gay

 

pride 2In the wake of Orlando, I offer this essay written from the heart by the father of a young gay man:


Fags. I am the father of one.

If you are reading this and think homosexuality is a choice, please stop reading right now.

No child chooses to come home crying at ten years of age because some other kids called him a faggot. It is no more a choice than the color of the eyes you are born with.

My little boy was different; Justice would never cry when called names. I would only find out when his teachers, friends, or his brilliant, brave younger brother told me. Never from Justice and never a tear. He wouldn’t give anyone the satisfaction of knowing they got to him.  Kept it all inside.

But I knew it hurt, like only a parent can know, even while I was telling him, “In this house, no one will ever judge you or love you less.” I have often wished my son was more militant, and not just about his orientation. I named him Justice. I suppose I was projecting, creating a warrior for social justice.

love is loveHis militancy is living life with no compromises. He tells me he should not have to advocate for how he was born; after all, straights don’t have to.  That is the ultimate militancy. But it worries me.  If you are looking to hate someone for who they love, you can tell who my son is.

I worry about all my three boys.  When I drop off my little one at daycare, I worry about his heart and soul. When my middle one goes on a road trip with his buddies I worry, will he drink too much or get in a car accident? With my oldest, it is a different worry:  he may be the catalyst for harm. I worry, what if someone decides to beat him for his differences in a metro or on the street or at a place he may hang out one night?

It should NOT be that way. People ask me, do you wish he was “straight” and I answer yes!  Not because of who he is, but because, as a parent, I want my child’s life to be as easy as possible, and being a minority makes your life harder. I know this first hand, being part of several minorities: I am “Italian,” a “Leftist,” a “Comic,” but none of these will get you killed in Montréal.  Well, except the “comic” part by my poor, suffering mamma – understandable.

But my son could get harmed, even killed, for something he has no control over.  When other Orlandos happen, I am reminded of this stark possibility. It angers me.

The term Gay Pride is not about them being cocky–pun so not intended, but unavoidable–it is about using the word pride to replace shame.  It is we are human as well.

I understand Gay Pride; it is in my blood.  I changed its diapers. I watched it take its first steps and grow into a man.  And the possibility that someone could take that pride from me because of who he loves worries and scares me, so I do the only things I know:  communicate, and hope.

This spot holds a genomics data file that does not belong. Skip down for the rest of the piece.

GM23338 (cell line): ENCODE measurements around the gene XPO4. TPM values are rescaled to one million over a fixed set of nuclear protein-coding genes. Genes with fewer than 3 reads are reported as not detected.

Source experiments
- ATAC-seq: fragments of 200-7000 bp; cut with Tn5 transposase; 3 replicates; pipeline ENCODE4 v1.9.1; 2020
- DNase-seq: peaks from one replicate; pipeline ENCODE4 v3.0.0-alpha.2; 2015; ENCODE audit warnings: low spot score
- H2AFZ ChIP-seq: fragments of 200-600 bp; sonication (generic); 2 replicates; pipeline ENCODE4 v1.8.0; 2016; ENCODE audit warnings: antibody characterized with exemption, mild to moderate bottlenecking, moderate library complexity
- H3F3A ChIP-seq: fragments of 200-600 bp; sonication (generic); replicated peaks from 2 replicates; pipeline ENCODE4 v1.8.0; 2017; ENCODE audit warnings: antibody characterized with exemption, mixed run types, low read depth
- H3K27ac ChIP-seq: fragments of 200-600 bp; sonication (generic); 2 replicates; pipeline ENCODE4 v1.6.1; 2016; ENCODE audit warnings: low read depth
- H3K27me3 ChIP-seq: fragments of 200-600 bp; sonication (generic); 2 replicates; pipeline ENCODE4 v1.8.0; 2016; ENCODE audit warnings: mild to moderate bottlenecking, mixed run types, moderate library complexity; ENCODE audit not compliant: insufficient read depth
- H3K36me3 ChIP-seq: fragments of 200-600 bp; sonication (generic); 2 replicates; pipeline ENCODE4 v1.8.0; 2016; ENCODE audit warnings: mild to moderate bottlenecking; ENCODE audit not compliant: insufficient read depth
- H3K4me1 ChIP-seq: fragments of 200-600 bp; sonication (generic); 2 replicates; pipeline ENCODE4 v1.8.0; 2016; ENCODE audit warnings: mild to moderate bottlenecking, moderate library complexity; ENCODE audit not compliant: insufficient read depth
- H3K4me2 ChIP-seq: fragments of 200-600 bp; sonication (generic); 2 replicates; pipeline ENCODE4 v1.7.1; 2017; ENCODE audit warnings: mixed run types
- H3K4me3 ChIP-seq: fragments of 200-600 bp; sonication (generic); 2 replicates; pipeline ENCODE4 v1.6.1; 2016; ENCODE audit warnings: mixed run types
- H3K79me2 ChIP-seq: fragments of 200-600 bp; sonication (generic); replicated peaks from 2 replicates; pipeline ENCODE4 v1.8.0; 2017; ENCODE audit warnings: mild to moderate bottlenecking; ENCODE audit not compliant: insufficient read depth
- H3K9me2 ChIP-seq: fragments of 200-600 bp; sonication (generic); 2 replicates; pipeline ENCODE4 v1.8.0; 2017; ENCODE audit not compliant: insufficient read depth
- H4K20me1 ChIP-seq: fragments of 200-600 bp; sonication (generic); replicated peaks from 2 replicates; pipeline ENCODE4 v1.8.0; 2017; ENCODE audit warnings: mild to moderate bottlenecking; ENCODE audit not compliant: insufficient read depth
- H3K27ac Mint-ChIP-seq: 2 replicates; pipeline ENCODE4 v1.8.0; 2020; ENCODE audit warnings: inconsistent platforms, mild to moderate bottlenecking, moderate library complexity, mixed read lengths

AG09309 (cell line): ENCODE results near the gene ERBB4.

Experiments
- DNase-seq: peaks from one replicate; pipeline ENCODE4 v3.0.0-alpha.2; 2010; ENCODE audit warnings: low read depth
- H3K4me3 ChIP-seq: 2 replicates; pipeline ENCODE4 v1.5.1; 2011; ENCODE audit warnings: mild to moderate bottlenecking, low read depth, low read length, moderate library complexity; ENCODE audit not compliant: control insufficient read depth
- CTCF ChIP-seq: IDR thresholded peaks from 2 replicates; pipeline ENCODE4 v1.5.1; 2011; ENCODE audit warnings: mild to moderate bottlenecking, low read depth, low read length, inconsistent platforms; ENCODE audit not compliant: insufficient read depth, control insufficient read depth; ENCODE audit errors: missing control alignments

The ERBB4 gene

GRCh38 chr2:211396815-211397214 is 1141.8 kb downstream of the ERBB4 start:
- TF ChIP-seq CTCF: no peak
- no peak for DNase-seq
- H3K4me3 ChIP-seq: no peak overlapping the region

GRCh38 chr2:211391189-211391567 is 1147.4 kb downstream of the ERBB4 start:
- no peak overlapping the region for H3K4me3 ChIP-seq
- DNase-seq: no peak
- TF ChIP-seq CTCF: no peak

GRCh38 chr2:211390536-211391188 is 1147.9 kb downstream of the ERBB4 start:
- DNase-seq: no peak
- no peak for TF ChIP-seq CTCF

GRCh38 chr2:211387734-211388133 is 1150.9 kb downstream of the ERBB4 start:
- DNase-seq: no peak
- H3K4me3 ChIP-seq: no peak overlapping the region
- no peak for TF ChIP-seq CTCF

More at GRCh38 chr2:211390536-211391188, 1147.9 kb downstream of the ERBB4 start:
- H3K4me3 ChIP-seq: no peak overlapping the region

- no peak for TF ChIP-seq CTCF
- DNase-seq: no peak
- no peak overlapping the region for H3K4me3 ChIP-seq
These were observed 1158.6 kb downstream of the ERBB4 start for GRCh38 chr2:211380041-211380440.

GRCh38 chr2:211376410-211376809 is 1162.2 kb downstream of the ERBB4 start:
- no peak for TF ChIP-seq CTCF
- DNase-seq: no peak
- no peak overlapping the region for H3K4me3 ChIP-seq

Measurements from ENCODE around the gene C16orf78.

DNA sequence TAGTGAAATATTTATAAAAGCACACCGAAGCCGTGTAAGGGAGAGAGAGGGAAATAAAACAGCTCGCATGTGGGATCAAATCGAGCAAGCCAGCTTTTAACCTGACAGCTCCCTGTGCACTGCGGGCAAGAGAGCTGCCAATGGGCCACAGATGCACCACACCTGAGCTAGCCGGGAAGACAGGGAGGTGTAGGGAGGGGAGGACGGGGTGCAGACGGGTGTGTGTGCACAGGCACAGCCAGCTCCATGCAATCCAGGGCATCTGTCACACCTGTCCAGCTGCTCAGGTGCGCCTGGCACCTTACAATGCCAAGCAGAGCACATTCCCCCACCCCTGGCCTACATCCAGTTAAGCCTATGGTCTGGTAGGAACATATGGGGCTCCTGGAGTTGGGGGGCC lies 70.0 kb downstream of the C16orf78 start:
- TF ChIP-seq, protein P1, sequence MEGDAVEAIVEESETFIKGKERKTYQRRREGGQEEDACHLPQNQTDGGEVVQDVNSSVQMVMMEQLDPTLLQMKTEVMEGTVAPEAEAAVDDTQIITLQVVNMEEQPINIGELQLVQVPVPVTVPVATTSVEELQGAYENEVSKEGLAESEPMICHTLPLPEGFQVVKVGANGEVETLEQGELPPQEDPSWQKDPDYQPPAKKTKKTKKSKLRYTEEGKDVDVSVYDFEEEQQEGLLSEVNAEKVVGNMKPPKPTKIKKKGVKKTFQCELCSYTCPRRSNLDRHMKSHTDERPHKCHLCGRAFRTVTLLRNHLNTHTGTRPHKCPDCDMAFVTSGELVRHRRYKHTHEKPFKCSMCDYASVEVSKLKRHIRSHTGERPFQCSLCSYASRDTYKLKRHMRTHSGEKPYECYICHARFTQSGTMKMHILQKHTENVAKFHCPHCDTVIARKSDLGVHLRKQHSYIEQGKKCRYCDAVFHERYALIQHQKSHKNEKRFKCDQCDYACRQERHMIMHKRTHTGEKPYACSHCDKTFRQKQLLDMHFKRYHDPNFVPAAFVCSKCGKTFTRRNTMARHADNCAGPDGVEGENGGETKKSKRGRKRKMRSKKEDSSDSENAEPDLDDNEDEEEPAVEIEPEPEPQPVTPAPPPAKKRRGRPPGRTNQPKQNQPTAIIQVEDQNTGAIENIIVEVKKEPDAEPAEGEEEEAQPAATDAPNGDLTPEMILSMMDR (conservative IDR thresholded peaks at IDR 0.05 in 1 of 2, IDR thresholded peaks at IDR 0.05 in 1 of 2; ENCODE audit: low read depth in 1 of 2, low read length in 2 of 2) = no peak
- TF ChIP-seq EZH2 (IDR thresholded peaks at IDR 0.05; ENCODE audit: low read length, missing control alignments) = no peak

gay pride 1



Susannah’s Note:
 I’m not normally a front-line kind of person, but persecution upsets me, no matter where it’s coming from or where it’s directed–whether it takes the form of gay-bashing, bullying in the schoolyard, hate-mail on the internet, bigotry, bombs in churches and malls, or any of the endless means we humans can devise to damage and destroy other humans.

I think hatred is an evil thing because it stunts and damages the heart.

Children don’t come into this world with a predisposition to hate.  No, that they learn easily and well from those they trust to teach them about the world.

And we, their parents, are the ones first responsible for teaching our children what it is to love, not in the sentimental or sexual fashion that is plastered over our billboards and television sets, but the kind of love that refuses to give in to negativity, that tries instead to examine how it would feel to walk in another’s shoes, that respects others even if they aren’t carbon copies of us.

What makes this kind of love so difficult to practice is that it means taking the chance of stretching our hearts instead of giving in to whatever seductive fear or hate propaganda we may have learned in our own lives.  Giving in is so very easy; it’s much, much harder to do the right thing.

But until each of us human beings has learned to curb the fear and hatred and plain viciousness that are there for the taking in our world of good and evil–and then model for our children how it’s done–I don’t see how there can be any hope for real peace on this planet.

Namaste,
Susannah
[This article, with a few small editorial changes, is taken from a post on the Facebook page of Montreal comedian Franco Taddeo.  Well said, Mr. Taddeo!]

 

 

Advertisements

5 Comments

  1. This is all absolutely true Susannah. I considered many years ago how I would feel if my son turned out to be gay, and I knew it wouldn’t matter one iota. As it is he isn’t, which (as the father who wrote the above said) is preferable only due to the attitude and danger that gay people encounter. No one should be tormented, be it for their sexual preference, their colour, their weight, their religion etc etc. Sadly I don’t think we’ll ever rid the world of fear and hatred. It seems to be a deeply ingrained part of human nature, otherwise why is it still with us?

    Like

  2. I love his description of himself, Italian, Leftist, comic. Therein lies the rub. I saw on FB today a post about a girl who was an honor student and varsity athlete who was thrown into a re-education program for reparative therapy by her parents when they discovered she was lesbian. If all parents could by like the Italian, leftist comic, we’d be in much better shape.

    Like

Comments are closed.